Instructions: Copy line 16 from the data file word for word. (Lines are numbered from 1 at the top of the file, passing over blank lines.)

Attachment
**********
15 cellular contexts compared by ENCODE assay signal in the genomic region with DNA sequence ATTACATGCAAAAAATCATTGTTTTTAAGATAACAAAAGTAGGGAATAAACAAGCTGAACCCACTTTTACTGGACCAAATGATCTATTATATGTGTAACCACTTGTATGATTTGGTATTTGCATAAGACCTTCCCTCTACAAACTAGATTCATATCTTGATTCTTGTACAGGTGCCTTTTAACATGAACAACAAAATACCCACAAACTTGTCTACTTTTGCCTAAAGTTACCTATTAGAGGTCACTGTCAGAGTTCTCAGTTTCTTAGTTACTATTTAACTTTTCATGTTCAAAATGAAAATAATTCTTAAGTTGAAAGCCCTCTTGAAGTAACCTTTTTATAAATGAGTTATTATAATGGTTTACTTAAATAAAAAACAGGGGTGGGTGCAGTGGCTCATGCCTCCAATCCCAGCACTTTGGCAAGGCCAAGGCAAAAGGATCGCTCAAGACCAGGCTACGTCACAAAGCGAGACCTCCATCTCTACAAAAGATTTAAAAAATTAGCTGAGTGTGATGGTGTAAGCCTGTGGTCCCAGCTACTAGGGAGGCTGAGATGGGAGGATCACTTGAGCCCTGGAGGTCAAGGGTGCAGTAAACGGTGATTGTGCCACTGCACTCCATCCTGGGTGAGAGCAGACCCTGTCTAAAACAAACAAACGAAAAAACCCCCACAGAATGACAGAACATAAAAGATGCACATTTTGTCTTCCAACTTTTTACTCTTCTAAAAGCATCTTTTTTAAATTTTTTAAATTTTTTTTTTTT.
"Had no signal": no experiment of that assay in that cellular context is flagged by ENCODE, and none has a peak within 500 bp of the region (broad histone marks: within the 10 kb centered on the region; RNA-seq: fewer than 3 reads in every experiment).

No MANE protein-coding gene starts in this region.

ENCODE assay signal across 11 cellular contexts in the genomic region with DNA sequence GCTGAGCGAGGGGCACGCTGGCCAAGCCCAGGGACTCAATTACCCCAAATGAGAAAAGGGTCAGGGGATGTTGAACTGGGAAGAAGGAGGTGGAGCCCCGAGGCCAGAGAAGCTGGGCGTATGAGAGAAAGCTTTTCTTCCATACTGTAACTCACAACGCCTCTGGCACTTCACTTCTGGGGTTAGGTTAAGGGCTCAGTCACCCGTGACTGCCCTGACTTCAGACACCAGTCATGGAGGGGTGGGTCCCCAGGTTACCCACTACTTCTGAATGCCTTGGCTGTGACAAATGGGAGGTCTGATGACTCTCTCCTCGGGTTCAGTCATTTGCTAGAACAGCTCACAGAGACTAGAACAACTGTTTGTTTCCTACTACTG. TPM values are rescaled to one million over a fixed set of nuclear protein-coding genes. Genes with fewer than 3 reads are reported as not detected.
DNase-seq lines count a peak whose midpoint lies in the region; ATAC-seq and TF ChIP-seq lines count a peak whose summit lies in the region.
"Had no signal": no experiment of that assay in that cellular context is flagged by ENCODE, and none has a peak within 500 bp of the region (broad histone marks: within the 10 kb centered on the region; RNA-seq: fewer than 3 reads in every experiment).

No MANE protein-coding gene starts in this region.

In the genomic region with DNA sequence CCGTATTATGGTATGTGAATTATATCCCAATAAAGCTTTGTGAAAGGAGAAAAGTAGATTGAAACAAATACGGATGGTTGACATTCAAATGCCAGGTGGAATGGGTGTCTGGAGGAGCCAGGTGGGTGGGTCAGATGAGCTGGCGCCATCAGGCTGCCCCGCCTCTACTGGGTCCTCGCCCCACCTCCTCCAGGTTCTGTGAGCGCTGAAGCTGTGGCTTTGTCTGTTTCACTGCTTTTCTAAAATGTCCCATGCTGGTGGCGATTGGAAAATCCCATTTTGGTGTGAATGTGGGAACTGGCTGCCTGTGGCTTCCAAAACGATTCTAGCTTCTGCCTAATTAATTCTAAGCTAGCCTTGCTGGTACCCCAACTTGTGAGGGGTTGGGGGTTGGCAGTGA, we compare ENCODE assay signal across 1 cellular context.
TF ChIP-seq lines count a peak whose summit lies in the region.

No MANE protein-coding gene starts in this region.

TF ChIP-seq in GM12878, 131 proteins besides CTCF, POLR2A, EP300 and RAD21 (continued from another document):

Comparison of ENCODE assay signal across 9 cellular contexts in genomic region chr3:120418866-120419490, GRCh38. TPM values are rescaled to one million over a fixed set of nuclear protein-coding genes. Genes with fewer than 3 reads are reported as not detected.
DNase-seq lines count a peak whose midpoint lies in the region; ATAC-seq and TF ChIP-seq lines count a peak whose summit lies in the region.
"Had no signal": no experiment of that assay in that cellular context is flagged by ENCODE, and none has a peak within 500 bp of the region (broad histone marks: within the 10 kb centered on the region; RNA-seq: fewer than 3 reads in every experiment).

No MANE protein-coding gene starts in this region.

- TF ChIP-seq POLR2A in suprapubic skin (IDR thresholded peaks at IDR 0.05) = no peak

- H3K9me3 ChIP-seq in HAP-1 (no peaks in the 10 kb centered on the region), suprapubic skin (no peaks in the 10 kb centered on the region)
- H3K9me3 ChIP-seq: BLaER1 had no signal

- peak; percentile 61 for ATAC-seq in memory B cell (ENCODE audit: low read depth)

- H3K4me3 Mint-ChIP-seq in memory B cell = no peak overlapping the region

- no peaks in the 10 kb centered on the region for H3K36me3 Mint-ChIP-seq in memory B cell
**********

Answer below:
- TF ChIP-seq POLR2A in suprapubic skin (IDR thresholded peaks at IDR 0.05) = no peak